In August 1781, after the Articles of Confederation came into effect, Congress said that Vermont needed only to give up its claims to turf east of the Connecticut River and west of Lake Champlain in order to be admitted to the Union. Under the Articles, each of the 13 states could cast one vote on each measure in Congress, and admission of a new state required nine votes. Throughout the 1780s, there was a lot of talk about admitting new states, including Vermont, Kentucky, Franklin, and Maine. (Franklin was of course never admitted. I was surprised that the admission of Maine was being talked about so much as early as the 1780s; maybe that just means I'm ignorant.) In February 1782, Vermont's legislature complied, but objections from New York still prevented Vermont's admission.

Vermont took the position that it was not a part of the United States and was at liberty to enter into separate peace negotiations with the British. The negotiations took place in Quebec and Vermont, and resulted in numerous prisoner exchanges and in 1780 resulted in a secret armistice that held until the end of the war. Vermont's diplomats had secretly promised the British that a political process was being set in motion to convince Vermont's legislature to make Vermont a British colony. In October 1781 a Vermont soldier, Sgt. Archelaus Tupper, was killed in a skirmish and Colonel Barry St. Leger of the British army ordered him buried with full military honors and wrote a letter of apology to Vermont's General Roger Enos. The letter was leaked and a scandal broke out over Vermont's "treasonous" negotiations with the British.

In the peace treaty of 1783, the British ceded Vermont to the United States, but Vermont continued to maintain that Vermont was not a part of the United States.

In 1784 New York's governor, George Clinton, wrote that he would use military force to overthrow Vermont's government if Congress didn't authorize using federal troops for that purpose. But he did not do so and Vermont continued to exist as a de-facto independent country.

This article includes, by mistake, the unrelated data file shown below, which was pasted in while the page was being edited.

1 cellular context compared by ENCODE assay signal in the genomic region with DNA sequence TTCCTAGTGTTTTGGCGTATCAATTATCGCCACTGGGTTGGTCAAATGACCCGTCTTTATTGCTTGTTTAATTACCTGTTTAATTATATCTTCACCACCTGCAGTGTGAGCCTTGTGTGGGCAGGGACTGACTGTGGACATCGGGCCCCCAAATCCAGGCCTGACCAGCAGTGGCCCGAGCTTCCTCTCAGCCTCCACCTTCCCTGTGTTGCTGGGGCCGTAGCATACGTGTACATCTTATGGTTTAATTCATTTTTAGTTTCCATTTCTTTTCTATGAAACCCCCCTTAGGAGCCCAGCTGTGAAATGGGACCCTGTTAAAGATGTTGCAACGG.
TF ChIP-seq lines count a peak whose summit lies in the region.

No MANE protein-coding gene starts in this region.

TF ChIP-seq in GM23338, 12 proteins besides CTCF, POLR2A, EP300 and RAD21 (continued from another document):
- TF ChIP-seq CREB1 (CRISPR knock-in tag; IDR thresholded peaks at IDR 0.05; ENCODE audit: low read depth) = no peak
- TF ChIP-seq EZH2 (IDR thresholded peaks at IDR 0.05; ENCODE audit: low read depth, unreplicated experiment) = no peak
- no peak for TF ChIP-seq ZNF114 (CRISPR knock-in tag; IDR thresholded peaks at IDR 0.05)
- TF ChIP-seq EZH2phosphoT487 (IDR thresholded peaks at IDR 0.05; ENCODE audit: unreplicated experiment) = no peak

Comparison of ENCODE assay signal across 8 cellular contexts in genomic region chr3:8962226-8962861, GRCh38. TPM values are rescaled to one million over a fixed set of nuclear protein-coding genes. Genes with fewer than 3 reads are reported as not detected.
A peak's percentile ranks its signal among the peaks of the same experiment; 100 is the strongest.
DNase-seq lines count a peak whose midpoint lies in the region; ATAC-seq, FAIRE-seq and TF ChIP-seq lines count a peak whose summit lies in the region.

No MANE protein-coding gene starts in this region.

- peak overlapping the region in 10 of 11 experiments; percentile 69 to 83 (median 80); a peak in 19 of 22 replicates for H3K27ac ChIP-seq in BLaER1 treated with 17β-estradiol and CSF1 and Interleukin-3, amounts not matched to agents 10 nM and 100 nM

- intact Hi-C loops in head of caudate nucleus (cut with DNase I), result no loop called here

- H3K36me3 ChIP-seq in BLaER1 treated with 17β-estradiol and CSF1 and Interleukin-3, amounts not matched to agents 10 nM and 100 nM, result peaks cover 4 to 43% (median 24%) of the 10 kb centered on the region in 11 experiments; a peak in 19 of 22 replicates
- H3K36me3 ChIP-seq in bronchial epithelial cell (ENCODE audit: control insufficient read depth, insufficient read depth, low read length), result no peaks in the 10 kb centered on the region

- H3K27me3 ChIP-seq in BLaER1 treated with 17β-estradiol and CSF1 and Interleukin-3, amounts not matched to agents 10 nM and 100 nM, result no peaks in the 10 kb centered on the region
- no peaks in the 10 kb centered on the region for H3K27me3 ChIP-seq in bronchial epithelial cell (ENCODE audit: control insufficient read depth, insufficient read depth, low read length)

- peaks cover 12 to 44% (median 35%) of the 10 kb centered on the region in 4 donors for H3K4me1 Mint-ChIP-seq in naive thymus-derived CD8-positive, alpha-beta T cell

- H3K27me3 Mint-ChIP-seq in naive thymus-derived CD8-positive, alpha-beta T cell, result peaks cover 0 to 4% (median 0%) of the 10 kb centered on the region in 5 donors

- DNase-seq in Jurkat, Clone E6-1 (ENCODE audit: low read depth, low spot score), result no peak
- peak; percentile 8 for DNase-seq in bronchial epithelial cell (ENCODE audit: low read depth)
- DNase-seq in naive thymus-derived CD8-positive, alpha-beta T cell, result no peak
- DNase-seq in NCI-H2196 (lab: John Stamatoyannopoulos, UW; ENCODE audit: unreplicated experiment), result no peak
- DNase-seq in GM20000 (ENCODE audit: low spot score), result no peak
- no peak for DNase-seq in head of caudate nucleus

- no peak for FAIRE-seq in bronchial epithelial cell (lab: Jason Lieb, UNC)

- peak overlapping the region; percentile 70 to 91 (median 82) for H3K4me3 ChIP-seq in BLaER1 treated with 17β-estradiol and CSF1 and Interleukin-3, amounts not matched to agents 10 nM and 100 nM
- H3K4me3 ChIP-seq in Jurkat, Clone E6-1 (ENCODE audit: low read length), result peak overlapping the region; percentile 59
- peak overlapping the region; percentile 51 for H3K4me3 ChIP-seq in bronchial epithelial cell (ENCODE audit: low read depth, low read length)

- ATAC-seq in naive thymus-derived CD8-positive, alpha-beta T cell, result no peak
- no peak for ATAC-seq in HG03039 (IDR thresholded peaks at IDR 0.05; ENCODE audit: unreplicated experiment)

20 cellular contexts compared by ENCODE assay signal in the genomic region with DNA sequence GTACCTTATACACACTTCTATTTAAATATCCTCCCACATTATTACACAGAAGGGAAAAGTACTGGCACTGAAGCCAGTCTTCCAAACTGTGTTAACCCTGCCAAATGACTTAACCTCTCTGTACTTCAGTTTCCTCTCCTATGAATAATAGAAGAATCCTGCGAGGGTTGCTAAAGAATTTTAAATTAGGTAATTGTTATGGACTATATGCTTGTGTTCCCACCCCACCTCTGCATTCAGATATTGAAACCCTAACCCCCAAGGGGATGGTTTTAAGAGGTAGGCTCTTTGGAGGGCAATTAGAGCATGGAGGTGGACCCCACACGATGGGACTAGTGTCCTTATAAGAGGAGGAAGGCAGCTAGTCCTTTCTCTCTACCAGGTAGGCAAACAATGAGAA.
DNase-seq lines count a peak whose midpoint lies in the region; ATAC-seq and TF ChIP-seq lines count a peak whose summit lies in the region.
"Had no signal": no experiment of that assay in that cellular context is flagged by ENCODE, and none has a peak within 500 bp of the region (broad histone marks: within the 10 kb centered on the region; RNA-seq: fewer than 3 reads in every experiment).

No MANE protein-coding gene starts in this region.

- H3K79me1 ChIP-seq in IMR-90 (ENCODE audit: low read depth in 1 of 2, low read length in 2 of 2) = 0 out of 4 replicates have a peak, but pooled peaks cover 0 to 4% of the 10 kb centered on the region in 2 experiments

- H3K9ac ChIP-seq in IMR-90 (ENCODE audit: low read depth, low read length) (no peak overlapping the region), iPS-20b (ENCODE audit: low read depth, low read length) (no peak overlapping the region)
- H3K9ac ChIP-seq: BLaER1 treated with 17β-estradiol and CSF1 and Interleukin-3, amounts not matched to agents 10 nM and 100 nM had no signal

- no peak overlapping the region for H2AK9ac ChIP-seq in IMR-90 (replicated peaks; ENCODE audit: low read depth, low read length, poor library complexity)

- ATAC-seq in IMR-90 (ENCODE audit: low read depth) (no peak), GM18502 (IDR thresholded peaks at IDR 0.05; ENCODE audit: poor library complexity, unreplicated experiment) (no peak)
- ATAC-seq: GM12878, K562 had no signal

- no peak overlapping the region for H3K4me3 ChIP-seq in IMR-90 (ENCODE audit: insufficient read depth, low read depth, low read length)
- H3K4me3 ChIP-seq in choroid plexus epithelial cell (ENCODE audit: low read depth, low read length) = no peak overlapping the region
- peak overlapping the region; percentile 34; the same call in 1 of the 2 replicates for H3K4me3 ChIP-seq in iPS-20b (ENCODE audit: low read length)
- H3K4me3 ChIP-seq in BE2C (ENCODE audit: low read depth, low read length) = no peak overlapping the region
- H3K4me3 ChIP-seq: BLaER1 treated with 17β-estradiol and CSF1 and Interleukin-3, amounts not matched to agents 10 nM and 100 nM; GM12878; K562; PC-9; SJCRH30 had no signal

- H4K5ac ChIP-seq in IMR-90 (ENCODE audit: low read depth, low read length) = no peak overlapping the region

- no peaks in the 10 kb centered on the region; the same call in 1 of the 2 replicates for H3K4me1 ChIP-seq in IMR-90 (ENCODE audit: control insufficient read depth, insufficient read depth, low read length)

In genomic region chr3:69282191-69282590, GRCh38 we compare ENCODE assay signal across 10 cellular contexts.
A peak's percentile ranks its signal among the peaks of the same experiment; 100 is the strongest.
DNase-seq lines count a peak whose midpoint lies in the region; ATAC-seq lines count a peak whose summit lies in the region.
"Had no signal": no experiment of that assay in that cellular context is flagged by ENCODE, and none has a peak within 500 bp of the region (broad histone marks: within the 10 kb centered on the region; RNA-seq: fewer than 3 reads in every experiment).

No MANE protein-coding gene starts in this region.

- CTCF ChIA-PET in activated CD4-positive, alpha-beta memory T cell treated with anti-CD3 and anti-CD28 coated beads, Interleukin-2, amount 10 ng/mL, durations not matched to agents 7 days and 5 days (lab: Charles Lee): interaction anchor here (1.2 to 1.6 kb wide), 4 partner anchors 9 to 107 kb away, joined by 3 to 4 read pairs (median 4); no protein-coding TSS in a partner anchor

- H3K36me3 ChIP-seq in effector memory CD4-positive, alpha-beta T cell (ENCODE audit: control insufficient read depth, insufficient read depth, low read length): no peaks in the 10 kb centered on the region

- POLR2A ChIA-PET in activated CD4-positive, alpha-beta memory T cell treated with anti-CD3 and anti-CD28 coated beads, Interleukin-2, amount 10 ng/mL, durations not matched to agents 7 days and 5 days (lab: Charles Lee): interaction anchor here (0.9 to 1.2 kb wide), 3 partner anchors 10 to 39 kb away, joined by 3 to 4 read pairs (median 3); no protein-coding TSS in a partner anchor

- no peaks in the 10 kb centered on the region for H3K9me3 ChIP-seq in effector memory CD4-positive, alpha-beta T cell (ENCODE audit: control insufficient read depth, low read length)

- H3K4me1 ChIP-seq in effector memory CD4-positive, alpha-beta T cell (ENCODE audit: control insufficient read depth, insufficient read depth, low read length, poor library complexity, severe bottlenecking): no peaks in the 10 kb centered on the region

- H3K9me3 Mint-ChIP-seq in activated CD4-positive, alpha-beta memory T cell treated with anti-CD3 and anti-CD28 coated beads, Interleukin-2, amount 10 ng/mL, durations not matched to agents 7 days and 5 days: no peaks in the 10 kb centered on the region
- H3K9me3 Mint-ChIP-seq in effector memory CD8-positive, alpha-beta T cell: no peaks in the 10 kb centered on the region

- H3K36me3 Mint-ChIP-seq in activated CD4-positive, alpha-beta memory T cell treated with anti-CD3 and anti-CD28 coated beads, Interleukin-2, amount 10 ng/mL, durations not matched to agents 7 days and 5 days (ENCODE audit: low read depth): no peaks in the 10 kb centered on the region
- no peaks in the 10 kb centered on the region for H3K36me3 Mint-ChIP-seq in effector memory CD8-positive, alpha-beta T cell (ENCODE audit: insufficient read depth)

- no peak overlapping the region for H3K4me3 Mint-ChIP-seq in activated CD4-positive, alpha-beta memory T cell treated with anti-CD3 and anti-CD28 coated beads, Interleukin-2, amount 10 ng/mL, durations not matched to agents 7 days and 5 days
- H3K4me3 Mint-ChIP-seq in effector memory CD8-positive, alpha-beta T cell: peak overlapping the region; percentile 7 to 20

In 1790, New York's legislature consented to "the community now actually exercising independent jurisdiction as 'the State of Vermont'" becoming a separate state within the Union, provided the boundary could be agreed on. Vermont's negotiators insisted on also settling the land disputes rather than leaving those to be decided later by a federal court. The settlement was for 30,000 Spanish dollars, where New York had asked for $600,000. (The U.S. dollar did not yet exist. Where the Constitution of the United States, in two places, refers to "dollars", that meant Spanish dollars.) Alexander Hamilton of New York had led the movement to let Vermont go. He wanted more northern representation in the U.S. Senate.

The first act of Congress admitting a new state to the Union was passed in February 1791 and admitted Kentucky, as of a specified date well over a year in the future. The second one was passed two weeks later, also in February, and admitted Vermont as of exactly two weeks later. That bill said that "the State of Vermont" had petitioned Congress for admission, in effect acknowledging that it was an already existing polity. Unlike what happened in many states admitted later, no new state constitution went into effect at the time of admission, and the officers of the state (governor, governor's council, judges, sheriffs, etc.) simply continued their terms of office that were already underway under the 1786 constitution of Vermont (which had superseded the 1777 constitution).

So Vermont was considered for well over a decade, by the state of New York, to be a district in rebellion against New York.

I have before me Robert Mello's book Moses Robinson and the Founding of Vermont. That will tell you all of this. See also Ira Allen's Natural and Political History of Vermont and Frederic Van de Water's The Reluctant Republic. There's also a lot on this in Benjamin Hall's very thick book History of Eastern Vermont.

5

The entire state of Vermont is territory that broke away from New York.

The area was originally controlled by New Hampshire but was transfered to New York. The local New-Hampshire-recognized owners rebelled when the New York issued new deeds covering their land. Rebel forces were called the Green Mountain Boys.

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    Note that this all happened prior to Vermont joining the US. – Schwern Mar 23 '17 at 2:39